In 1985, the Professional Coin Grading Service of Newport Beach developed a sonically sealed plastic slab (about 2.5 by 4 inches) to include the coin and an insert with the description and grade. These holders became known as "slabs," and the process became known as "encapsulation." These slabs have undergone several generations of change to incorporate tamper-proofing, higher security for the coin against the elements, and stronger non-reactive materials.
Soon thereafter, other services joined the grading business, and even ANACS abandoned its certificate program in favor of slabs.
What the encapsulation process has done so far is certify some 10 million coins. This eliminates (for the most part) arguments over whether a coin was enhanced, tampered with, or even whether it is genuine. The services guarantee that the coins they slab are genuine; they reject altered, suspicious or known counterfeits.
Even coins with PVC stains are often rejected PVC is the residue from coin holders commonly used in the 1960s to å80s. Although the PVC stain is removable, the result is often an altered or chemically treated coin. Most services and there are about 10 active grading services now will not certify such enhanced coins.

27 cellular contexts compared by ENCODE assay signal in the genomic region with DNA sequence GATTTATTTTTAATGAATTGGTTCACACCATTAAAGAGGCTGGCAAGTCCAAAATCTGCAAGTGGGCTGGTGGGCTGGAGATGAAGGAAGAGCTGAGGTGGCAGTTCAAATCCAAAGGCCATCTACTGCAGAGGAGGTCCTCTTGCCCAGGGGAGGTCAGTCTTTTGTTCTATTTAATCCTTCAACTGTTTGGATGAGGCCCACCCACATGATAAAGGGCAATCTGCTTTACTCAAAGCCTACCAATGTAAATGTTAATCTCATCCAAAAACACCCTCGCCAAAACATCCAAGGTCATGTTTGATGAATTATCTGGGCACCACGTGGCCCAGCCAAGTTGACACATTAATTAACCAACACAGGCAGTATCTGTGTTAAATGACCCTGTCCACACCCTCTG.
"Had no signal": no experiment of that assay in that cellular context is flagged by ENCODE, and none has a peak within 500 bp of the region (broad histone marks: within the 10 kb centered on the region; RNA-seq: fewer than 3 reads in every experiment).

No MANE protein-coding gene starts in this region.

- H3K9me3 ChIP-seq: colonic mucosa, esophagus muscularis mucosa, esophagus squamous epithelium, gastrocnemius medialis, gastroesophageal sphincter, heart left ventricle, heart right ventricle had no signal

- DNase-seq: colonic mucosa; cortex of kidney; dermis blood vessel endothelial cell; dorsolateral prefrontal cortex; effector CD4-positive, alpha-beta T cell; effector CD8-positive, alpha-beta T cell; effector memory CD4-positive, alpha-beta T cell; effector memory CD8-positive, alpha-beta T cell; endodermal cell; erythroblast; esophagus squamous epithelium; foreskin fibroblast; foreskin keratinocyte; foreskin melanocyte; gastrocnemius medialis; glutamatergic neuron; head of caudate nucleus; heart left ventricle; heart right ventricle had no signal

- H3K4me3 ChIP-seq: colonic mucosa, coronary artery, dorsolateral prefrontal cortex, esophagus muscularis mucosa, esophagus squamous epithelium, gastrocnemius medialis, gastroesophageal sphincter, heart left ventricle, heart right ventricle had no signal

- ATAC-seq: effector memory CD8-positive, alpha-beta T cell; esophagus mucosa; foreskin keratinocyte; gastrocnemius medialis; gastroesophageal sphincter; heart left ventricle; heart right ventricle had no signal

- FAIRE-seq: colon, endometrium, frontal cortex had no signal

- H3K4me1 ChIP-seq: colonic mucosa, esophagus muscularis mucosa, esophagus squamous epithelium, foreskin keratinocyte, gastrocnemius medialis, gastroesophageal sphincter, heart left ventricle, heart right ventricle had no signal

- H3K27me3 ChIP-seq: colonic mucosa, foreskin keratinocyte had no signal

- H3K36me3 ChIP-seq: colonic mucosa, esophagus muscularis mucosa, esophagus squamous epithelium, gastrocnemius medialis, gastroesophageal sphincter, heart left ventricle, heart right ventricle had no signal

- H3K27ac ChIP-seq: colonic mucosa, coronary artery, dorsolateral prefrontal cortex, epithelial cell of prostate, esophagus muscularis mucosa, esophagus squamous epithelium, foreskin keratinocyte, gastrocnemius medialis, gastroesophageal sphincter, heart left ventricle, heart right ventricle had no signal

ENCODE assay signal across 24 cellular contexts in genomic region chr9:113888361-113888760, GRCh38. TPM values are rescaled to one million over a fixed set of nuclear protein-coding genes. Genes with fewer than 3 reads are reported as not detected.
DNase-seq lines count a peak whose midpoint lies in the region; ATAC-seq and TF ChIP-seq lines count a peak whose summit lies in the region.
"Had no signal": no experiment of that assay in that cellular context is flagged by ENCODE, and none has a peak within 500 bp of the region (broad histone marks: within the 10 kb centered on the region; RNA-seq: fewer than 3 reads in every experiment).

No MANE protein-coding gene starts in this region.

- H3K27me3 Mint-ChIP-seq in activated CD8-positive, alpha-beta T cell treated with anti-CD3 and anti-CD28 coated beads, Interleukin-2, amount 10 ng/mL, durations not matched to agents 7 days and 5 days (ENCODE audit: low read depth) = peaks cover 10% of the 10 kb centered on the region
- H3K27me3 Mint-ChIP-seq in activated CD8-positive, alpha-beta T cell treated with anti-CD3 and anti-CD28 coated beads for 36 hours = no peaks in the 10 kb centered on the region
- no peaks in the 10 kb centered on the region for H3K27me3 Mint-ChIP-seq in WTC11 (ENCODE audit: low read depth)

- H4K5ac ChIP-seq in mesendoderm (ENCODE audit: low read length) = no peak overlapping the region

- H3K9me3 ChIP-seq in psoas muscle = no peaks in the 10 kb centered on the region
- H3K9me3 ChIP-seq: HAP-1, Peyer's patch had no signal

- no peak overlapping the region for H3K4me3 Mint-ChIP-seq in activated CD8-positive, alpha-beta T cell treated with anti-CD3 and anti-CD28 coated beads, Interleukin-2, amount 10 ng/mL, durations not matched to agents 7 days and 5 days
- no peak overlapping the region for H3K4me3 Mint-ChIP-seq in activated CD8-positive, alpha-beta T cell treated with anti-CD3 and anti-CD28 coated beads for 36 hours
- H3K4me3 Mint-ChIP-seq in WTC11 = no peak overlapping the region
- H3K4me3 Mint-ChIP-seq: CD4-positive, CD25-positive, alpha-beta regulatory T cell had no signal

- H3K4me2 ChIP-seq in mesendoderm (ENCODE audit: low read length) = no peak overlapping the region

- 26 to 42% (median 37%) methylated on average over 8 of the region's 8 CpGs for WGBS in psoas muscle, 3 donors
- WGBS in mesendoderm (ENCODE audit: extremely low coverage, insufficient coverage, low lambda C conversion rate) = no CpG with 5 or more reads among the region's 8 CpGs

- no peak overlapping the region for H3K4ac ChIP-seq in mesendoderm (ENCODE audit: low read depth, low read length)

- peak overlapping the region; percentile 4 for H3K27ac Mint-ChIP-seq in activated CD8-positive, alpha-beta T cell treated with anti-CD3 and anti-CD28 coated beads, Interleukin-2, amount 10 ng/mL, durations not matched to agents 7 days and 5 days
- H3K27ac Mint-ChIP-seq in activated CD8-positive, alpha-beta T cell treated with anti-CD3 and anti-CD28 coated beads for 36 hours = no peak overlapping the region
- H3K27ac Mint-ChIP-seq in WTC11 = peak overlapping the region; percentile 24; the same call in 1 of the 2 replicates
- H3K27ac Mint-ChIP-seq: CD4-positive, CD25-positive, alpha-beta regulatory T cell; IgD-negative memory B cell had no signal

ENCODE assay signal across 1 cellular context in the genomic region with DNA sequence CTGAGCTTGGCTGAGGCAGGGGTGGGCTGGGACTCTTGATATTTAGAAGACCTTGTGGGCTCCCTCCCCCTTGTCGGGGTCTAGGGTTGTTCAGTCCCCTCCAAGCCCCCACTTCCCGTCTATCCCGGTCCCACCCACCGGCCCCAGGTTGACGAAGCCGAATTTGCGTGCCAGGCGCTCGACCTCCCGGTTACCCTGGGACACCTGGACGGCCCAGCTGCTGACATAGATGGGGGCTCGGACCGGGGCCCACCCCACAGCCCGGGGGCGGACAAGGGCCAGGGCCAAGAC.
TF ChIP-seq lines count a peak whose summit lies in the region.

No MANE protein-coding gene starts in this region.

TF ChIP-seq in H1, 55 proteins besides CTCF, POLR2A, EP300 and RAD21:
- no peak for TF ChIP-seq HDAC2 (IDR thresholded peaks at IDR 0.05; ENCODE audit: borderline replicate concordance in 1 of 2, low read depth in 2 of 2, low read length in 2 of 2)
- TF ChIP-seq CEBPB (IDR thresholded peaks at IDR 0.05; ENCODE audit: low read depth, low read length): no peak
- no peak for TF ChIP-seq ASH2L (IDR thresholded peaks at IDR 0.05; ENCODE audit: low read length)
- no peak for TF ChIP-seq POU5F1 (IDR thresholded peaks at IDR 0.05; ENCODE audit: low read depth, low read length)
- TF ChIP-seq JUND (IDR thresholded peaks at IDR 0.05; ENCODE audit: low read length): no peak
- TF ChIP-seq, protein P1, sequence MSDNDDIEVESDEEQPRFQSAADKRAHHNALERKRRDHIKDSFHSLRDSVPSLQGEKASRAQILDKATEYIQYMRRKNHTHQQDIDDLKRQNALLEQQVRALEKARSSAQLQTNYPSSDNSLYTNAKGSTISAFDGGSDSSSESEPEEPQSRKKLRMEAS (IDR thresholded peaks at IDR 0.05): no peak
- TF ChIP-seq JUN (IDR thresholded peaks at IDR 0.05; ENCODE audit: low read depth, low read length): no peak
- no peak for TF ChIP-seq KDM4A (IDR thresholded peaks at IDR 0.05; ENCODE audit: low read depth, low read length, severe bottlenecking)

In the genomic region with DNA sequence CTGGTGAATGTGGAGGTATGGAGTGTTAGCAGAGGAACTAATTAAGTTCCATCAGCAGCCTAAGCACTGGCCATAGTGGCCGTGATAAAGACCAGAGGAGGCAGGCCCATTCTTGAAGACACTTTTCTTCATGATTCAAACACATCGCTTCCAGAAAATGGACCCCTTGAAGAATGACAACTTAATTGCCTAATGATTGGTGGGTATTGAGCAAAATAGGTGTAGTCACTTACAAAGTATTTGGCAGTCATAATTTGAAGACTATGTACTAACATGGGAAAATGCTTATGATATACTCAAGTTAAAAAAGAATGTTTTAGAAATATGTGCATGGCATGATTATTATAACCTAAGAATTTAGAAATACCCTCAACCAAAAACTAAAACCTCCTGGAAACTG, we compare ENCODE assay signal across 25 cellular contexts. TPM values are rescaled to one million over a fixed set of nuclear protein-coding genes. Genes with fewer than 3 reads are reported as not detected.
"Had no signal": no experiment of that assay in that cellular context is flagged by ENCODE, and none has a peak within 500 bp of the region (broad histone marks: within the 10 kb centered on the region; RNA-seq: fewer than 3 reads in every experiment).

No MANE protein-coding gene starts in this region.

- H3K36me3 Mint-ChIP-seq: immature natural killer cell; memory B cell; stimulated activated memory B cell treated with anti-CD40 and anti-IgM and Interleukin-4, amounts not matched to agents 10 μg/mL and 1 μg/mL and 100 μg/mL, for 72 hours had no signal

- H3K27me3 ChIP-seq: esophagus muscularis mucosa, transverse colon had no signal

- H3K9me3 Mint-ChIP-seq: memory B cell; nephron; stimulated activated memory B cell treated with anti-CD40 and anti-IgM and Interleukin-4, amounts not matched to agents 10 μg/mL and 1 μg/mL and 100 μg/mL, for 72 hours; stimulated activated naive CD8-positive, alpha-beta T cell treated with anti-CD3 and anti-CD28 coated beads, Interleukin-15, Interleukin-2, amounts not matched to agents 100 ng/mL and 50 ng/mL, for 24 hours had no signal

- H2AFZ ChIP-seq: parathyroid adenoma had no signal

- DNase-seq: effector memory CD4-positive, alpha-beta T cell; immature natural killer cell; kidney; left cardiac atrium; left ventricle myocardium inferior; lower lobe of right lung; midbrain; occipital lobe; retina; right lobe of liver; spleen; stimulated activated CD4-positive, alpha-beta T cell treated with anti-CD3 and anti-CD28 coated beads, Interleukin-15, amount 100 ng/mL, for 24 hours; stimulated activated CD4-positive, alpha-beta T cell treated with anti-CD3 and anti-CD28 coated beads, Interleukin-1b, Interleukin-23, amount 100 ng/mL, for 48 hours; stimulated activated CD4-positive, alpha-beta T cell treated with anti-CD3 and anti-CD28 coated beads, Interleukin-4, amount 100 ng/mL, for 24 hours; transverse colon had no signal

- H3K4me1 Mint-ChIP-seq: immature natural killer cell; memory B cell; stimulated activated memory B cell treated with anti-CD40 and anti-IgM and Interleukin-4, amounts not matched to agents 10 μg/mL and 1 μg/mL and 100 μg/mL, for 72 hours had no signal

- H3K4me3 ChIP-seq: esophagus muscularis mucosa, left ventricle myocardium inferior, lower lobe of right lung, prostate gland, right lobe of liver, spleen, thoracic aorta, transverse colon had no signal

* * *Several publications track the sales records of certified coins, and some grading services get better prices for their coins than others. This is a factor of the public's view of reliability. The three leading services today, by volume, are: PCGS, Numismatic Guaranty Corp. (NGC) and ANACS. Each has a distinctive design and process in making slabs. They are all about the same size.
Since the late 1990s, grades previously not used above MS65 started to appear, and more and more coins at the high end are being awarded grades of MS66, MS67, MS68 and even MS70.
A process called "grade inflation" appears to have encouraged coins that were certified in the past to be resubmitted in the chance of getting another point or two. For some coins, the extra point or two in grade could mean thousands of dollars in value. Some rare coins that were once AU55 have become MS63. Many examples exist.
Grading is an ongoing process with fine-tuning and adjustments being made as more coins are examined and rejected for tampering. Some grading services issue periodic reports of "population data" for the coins they have graded. If a coin is graded as MS66 and none of that variety has received a higher grade, it would appear for sale as MS66 4/0, indicating only four have been graded this high and none higher.
This would enhance its value significantly. Any coin designated as "1/0" has the highest value; not only is it unique, but there is none better. For example, the 1926-S Lincoln cent is fairly scarce, but certainly not rare. In MS65RD, however, there is only one certified and none better; thus at the last sale, it went for more than $36,000.
Grading requires education, a good loupe, reference books, and examination of many coins. This is especially true for coins rated as "uncirculated." For coins graded "extra fine" or lower, the fine points are less daunting and less expensive.
Dr. Sol Taylor of Sherman Oaks is president of the Society of Lincoln Cent Collectors and author of The Standard Guide to the Lincoln Cent. Click here for ordering information.